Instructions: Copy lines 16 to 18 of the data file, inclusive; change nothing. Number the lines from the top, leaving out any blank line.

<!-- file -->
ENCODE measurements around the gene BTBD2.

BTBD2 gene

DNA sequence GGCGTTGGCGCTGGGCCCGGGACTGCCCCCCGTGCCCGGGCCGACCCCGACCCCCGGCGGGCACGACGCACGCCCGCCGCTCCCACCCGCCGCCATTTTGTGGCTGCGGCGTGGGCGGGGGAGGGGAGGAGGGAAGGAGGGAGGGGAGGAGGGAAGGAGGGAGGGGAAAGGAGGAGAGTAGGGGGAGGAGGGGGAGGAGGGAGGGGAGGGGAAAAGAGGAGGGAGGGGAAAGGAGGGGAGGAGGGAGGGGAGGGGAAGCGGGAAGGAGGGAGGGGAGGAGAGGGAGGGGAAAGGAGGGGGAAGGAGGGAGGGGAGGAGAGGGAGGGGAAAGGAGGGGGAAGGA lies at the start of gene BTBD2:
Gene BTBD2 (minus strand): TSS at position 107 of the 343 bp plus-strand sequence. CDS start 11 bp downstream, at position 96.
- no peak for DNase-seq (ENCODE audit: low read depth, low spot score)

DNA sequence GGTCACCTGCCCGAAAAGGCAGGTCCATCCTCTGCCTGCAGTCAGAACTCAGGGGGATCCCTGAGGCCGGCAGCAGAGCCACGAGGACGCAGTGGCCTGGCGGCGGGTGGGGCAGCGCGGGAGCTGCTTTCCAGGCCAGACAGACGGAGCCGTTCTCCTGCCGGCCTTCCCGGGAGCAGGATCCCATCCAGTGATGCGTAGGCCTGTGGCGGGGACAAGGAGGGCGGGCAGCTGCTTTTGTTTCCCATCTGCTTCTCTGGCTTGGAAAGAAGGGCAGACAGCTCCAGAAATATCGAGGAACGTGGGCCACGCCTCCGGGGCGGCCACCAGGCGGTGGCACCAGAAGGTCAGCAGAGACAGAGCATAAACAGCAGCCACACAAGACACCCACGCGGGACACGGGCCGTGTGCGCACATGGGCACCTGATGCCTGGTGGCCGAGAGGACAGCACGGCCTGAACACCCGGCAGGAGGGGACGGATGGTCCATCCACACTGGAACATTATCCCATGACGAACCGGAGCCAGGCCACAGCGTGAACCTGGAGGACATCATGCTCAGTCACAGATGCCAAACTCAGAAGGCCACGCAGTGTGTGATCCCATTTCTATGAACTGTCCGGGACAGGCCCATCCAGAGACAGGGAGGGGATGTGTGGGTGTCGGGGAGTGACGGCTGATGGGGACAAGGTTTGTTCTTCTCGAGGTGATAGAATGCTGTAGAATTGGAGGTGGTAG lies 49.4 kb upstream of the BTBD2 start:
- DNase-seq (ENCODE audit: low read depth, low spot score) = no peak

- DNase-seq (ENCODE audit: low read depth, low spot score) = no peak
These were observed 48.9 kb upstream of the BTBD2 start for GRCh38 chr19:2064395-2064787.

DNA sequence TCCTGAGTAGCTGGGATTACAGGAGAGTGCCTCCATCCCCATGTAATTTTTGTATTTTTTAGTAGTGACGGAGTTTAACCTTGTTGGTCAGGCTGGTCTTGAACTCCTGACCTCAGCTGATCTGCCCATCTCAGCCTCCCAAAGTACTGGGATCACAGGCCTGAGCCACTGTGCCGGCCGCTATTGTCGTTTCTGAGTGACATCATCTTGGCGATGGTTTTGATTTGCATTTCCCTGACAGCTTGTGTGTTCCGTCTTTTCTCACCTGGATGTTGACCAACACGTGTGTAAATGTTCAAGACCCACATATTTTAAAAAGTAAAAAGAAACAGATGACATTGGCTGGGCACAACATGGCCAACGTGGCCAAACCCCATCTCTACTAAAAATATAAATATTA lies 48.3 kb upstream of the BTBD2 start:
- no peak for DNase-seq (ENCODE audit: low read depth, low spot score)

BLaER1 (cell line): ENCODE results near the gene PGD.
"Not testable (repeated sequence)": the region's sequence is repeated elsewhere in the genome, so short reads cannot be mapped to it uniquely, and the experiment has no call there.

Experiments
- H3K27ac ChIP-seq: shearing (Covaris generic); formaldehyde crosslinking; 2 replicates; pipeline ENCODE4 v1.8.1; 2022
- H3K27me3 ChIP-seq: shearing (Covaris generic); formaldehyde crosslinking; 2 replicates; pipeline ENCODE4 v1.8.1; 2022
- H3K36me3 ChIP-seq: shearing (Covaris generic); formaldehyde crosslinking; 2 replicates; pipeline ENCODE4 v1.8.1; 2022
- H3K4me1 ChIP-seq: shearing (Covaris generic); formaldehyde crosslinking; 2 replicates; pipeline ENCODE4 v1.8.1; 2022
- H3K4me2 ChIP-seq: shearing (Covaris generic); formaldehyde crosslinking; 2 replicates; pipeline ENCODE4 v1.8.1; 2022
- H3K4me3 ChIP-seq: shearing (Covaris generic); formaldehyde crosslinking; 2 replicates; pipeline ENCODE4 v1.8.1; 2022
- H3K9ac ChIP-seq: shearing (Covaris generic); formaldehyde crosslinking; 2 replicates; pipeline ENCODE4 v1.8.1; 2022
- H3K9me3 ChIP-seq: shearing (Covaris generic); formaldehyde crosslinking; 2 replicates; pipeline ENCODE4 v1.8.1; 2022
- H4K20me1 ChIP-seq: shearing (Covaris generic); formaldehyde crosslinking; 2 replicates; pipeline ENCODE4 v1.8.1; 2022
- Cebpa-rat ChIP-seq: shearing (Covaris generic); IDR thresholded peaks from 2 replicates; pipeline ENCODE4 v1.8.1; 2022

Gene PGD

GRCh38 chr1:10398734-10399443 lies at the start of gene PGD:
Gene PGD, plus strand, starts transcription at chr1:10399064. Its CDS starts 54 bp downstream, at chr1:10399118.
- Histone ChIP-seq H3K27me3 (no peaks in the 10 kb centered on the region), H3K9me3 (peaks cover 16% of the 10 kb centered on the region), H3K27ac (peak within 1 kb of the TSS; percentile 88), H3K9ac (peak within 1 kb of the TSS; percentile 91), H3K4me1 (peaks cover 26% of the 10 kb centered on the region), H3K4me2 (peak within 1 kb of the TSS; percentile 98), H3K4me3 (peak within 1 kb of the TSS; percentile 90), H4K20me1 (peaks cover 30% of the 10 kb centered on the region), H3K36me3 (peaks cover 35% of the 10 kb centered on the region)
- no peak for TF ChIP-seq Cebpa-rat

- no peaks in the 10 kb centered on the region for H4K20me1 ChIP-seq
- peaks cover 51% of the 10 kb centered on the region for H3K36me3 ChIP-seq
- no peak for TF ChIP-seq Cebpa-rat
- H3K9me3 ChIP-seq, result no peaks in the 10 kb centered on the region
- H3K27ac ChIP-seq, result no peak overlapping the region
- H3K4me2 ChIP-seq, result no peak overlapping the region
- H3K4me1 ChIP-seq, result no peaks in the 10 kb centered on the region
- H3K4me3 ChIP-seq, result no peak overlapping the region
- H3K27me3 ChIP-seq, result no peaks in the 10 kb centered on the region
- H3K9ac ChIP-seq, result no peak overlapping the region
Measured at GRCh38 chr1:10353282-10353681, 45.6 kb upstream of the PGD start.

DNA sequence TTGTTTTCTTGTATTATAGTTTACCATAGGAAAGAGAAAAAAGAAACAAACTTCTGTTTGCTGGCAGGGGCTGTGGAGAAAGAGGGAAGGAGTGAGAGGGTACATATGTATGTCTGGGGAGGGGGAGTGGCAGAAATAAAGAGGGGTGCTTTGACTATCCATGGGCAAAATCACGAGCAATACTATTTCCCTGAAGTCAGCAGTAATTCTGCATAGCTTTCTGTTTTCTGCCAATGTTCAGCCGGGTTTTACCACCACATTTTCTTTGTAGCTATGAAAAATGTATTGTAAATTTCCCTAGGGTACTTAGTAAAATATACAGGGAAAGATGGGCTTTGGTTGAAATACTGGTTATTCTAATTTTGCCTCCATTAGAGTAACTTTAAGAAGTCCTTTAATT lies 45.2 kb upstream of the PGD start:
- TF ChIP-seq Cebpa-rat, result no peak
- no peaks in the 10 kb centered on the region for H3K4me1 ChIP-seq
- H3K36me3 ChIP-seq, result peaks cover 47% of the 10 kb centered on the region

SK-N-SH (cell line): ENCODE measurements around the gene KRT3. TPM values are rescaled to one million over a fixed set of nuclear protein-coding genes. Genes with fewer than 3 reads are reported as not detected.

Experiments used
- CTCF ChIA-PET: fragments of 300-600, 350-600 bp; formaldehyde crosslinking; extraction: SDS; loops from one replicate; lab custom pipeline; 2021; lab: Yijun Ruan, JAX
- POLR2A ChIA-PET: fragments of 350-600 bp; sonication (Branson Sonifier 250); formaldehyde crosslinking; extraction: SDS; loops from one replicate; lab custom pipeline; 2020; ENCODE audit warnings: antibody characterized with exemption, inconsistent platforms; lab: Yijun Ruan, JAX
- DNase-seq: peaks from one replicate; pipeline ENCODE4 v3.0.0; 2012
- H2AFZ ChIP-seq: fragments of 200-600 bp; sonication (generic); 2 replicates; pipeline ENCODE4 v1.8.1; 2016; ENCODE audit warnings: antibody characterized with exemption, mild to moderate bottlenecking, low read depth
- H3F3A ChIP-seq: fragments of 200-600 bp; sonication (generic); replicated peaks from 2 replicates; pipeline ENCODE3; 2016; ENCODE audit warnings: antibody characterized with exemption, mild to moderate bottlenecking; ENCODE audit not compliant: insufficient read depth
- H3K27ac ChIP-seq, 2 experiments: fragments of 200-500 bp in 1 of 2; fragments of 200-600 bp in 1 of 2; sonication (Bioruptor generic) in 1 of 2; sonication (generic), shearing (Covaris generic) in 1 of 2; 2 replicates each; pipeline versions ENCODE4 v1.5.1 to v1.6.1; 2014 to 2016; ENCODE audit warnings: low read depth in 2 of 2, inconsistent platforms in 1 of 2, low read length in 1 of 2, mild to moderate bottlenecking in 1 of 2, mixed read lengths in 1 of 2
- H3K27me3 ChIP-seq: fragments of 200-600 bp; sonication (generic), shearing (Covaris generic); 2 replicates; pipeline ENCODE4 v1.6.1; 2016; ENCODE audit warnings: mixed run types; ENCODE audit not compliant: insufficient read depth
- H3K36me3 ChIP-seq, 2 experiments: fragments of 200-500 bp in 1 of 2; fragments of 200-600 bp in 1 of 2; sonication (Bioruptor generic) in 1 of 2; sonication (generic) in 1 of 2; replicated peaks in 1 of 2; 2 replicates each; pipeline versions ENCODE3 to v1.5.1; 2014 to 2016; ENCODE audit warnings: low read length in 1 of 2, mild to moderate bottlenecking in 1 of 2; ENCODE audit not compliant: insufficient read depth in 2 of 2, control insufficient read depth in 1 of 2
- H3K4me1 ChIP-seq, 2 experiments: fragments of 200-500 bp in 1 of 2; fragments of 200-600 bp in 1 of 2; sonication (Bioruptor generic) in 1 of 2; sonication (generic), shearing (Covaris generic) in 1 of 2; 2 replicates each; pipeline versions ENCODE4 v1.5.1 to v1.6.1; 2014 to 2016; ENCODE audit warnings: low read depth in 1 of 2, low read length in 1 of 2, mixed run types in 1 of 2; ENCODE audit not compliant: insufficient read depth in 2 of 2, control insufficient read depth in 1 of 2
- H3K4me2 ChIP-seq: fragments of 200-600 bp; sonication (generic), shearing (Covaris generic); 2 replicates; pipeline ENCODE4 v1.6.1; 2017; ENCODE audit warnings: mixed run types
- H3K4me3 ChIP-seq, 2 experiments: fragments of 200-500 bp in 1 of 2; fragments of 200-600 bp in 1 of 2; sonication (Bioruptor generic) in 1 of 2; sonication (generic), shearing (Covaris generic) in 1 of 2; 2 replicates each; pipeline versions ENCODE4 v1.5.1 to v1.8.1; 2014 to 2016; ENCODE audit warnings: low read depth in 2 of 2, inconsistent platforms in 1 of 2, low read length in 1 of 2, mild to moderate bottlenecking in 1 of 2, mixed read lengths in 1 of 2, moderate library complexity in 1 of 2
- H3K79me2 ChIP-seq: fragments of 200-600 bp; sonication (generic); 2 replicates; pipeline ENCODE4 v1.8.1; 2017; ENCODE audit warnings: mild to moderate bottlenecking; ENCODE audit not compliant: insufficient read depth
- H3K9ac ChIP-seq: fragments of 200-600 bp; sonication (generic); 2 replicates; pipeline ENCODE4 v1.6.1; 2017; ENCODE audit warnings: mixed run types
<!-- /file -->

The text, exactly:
- H3K27me3 ChIP-seq: shearing (Covaris generic); formaldehyde crosslinking; 2 replicates; pipeline ENCODE4 v1.8.1; 2022
- H3K36me3 ChIP-seq: shearing (Covaris generic); formaldehyde crosslinking; 2 replicates; pipeline ENCODE4 v1.8.1; 2022
- H3K4me1 ChIP-seq: shearing (Covaris generic); formaldehyde crosslinking; 2 replicates; pipeline ENCODE4 v1.8.1; 2022